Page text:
As we commemorate the 50th anniversary of the Triumph Dolomite Sprint, which takes place next week, it’s a great time to delve into the intriguing story behind this enduring – and undervalued – British classic.
Contrary to popular belief, the Dolomite Sprint was not a sleek, eye-catching design in the way its more glamorous imported rivals were, but a traditionally-styled masterpiece crafted by the renowned designer Giovanni Michelotti, and the pinnacle of the Dolomite, Toledo and 1300/1500 model range.
Arriving in the eye of a storm
In the early 1970s, the automotive industry was witnessing a transition in design philosophy. Sleek, wedgy, futuristic lines were becoming the norm, as car manufacturers sought to embrace the avant-garde aesthetic of the era.
However, Triumph embraced none of this with the Dolomite Sprint, choosing to retain the more traditional appearance of the 1300/1500/Toledo which had been around since the mid-1960s. This might have been down to the development of the forthcoming Triumph SD2, but would prove to be a great recipe for its future classic status – even if it meant that the Dolomite Sprint would end up looking rather long in the tooth as it campaigned throughout the 1970s.
At the heart of the Dolomite Sprint’s design was the esteemed Italian designer Giovanni Michelotti. Best known for the Triumph Stag and TR line of sports cars, Michelotti had already left an indelible mark on the automotive world. With the Dolomite Sprint, he’d unwittingly left us with a car that embodied a sense of elegance and sophistication while remaining faithful to the traditional design cues that enthusiasts cherished.
The Sprint’s engineering brilliance
It’s not all about the styling, though, and it’s important to acknowledge the engineering brilliance that underpinned the Dolomite Sprint. Under the bonnet was an advanced 16-valve engine featuring cutting-edge technology and power for its time.
This engine delivered impressive performance and punchy acceleration, reinforcing the Sprint’s status as a Q-car. The higher-powered development of the slant-four would provide the perfect engine to compete more effectively in motor sport – and back in 1971, Triumph kicked off its plan to develop a competition-focused version of the Dolomite (later known as the 1850HL).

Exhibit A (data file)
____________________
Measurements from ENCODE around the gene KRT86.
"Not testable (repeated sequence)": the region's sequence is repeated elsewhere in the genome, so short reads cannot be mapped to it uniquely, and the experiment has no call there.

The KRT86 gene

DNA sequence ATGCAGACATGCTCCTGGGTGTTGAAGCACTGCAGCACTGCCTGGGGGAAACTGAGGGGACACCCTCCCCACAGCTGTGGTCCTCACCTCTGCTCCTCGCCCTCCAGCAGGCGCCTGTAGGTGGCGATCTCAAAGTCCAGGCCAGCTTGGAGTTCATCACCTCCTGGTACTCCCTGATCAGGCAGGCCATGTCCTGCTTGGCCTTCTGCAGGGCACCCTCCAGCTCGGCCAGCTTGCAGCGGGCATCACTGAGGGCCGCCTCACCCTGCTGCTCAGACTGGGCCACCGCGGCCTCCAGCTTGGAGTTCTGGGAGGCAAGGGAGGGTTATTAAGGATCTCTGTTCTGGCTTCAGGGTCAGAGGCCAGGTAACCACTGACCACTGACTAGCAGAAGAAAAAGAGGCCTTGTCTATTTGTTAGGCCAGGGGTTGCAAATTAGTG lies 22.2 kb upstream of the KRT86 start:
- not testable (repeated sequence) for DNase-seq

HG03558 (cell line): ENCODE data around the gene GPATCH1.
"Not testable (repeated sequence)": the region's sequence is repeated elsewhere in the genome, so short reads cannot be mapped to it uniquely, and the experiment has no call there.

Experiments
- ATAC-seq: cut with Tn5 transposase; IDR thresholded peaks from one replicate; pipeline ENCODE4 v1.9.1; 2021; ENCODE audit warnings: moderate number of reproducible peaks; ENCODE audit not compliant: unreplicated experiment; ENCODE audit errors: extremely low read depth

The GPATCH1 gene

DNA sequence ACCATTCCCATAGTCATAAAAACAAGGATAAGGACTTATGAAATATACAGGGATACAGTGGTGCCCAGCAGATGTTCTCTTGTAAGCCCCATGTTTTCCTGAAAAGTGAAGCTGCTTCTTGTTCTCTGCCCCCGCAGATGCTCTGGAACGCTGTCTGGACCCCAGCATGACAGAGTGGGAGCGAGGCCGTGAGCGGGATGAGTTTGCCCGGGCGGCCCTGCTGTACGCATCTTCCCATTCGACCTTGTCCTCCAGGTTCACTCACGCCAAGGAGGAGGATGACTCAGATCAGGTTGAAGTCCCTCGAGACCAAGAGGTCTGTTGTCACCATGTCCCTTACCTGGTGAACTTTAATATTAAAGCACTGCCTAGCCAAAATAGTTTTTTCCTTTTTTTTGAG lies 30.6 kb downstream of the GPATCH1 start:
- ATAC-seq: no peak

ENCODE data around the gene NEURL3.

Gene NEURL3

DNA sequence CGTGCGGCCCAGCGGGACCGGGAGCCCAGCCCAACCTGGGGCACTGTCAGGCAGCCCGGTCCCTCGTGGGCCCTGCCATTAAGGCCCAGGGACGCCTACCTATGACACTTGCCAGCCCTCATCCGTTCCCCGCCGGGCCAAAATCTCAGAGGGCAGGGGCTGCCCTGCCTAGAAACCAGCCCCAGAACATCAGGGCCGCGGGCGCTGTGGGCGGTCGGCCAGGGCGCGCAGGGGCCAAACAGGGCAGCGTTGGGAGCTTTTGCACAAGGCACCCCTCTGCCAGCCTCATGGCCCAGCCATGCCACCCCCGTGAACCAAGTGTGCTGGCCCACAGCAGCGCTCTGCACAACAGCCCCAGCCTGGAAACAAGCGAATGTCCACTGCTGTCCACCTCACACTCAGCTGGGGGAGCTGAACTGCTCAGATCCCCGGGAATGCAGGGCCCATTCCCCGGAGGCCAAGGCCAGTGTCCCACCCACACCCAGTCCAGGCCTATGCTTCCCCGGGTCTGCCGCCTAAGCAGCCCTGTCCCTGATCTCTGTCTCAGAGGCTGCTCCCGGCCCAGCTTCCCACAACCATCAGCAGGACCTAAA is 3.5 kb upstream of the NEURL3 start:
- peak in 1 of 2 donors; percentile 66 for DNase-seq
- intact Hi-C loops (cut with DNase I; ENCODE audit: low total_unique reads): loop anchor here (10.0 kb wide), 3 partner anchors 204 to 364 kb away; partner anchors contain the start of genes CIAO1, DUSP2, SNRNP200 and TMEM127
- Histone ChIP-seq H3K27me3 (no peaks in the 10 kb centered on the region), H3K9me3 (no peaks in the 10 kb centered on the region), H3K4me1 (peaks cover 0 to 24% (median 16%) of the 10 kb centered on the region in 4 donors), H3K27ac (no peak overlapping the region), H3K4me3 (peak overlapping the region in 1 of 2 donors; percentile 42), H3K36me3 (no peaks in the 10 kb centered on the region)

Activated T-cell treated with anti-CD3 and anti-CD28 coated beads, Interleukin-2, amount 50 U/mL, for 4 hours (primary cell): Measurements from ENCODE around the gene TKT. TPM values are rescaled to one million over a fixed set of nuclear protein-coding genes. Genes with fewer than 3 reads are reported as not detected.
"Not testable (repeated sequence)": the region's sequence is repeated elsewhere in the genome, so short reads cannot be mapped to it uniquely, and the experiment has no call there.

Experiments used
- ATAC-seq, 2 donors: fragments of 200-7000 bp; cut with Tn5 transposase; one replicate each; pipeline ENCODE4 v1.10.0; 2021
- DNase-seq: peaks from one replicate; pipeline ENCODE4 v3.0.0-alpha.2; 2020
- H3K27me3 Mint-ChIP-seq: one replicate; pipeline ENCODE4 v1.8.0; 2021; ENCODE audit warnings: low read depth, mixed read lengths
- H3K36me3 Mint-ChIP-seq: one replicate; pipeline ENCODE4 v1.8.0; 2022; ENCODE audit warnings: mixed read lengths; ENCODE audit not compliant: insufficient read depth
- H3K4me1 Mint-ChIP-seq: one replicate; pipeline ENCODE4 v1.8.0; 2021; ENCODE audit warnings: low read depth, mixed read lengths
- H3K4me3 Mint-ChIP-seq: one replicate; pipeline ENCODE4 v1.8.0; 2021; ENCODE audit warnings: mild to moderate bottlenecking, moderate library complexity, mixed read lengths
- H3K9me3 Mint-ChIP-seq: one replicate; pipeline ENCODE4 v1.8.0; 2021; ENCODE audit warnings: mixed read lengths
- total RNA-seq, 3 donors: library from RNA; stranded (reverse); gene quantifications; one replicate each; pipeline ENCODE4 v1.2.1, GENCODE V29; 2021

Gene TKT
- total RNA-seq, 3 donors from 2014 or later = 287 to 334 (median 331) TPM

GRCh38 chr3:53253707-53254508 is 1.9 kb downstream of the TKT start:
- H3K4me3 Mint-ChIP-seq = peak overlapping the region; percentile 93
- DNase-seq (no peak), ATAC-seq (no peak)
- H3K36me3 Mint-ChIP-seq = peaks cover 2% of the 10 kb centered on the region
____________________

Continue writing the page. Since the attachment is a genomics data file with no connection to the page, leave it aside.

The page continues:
To create this road-going touring car, Spen King’s team devised a plan to extract more power. With co-operation from Harry Mundy and the Engineers at Coventry Climax, a 16-valve cylinder head was designed, which would sit atop a 2.0-litre version of the engine.
Developing the Dolomite Sprint
Ingeniously, the 16 valves would be actuated by a single camshaft, long rockers across the head were used to actuate the second bank of valves. The arrangement was clever because it negated the need for an expensive twin-camshaft arrangement, and would offer many of the benefits of that more traditional multi-valve layout.
At a stroke, Triumph had developed an engine which would power the marque’s cars in a most effective way for many years to come – certainly, the Triumph SD2 was conceived with a fuel-injected version of this engine very much in mind. No wonder it won a Design Council award.
Development posed interesting problems, simply because of the fact that the 16-valve slant-four was so efficient, it was relatively easy for the Engineers to tweak it to produce more than 150bhp. The final throttled-back figure was 127bhp, a very healthy output, especially when viewed in the context of its 1973 introduction.
A delayed introduction